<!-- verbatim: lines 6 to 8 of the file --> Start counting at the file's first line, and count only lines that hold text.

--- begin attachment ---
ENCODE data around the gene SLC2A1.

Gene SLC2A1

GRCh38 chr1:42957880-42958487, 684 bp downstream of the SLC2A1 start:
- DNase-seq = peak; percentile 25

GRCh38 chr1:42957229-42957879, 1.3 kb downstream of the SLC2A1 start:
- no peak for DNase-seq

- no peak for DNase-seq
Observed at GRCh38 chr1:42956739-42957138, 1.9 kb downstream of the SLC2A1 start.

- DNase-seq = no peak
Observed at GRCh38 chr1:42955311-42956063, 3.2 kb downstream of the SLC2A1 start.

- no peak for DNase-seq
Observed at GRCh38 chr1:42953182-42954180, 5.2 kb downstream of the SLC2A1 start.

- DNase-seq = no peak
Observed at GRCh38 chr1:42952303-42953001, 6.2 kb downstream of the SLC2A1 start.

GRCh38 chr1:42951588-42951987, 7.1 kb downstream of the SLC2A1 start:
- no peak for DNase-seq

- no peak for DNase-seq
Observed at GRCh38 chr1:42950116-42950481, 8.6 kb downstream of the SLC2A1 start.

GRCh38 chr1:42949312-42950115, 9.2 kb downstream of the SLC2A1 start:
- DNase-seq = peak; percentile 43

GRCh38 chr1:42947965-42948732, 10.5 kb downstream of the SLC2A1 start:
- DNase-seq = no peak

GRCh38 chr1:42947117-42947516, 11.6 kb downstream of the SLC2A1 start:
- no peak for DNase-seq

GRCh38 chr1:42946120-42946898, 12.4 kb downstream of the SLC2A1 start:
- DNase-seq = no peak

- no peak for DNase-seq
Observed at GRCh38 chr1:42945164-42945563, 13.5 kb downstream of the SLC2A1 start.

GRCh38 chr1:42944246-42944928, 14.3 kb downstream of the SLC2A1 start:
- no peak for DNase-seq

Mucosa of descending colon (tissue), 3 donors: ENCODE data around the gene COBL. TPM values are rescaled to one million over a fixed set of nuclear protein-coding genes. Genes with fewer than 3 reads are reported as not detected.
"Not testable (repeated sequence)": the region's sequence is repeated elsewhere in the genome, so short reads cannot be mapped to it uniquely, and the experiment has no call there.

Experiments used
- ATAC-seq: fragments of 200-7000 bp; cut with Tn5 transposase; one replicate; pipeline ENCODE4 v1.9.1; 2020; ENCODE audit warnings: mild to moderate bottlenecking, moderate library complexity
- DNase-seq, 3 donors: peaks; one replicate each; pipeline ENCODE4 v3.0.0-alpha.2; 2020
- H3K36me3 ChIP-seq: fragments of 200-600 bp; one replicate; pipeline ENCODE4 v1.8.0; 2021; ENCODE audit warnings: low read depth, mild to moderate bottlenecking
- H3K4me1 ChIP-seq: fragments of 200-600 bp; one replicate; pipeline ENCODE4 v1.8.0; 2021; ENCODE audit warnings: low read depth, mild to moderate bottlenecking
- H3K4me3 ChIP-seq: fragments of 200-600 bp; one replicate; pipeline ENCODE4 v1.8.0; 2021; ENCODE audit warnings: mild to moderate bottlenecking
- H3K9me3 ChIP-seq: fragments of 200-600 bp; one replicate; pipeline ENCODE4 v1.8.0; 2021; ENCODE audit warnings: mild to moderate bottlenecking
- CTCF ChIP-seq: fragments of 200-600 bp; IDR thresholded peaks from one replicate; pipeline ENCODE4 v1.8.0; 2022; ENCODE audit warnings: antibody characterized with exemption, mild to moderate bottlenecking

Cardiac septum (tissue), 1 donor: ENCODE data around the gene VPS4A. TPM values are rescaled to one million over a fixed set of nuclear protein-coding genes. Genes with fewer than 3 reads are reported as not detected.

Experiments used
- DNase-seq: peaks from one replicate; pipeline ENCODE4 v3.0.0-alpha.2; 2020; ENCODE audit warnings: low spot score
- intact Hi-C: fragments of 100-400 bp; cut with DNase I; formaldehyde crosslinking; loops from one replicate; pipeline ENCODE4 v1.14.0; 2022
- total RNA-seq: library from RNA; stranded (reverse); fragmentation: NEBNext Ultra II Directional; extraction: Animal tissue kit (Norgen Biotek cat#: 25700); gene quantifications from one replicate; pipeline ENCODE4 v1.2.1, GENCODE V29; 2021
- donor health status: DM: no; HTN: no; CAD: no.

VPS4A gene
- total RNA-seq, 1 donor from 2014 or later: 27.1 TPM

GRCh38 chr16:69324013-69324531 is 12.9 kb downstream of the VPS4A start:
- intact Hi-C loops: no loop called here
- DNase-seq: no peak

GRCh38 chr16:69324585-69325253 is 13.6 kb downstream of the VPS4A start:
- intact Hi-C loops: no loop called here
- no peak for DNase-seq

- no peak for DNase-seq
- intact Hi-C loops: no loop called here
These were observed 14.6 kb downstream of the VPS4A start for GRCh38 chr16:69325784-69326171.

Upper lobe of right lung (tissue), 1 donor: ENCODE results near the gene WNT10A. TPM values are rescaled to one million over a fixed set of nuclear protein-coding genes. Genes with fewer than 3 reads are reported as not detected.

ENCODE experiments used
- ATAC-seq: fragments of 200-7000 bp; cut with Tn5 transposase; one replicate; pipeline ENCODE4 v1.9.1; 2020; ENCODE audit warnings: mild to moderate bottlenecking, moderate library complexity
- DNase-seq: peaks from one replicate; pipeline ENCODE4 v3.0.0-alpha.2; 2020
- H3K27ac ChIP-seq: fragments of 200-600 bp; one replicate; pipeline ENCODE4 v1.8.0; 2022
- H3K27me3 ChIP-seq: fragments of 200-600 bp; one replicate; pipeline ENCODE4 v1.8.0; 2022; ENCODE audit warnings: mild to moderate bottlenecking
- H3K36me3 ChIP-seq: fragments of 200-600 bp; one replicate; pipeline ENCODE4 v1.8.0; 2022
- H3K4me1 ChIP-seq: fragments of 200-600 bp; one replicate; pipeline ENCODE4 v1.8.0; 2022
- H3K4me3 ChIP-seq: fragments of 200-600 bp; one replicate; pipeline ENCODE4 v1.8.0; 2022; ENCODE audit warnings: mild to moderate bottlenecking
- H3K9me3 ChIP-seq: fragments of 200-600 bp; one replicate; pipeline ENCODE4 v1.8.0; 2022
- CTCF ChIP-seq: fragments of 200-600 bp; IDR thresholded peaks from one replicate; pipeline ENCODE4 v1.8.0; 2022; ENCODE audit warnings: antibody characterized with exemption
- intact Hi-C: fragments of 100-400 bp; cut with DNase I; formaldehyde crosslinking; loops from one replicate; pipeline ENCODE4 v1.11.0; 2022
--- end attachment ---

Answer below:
- no peak for DNase-seq

- no peak for DNase-seq
Observed at GRCh38 chr1:42956739-42957138, 1.9 kb downstream of the SLC2A1 start.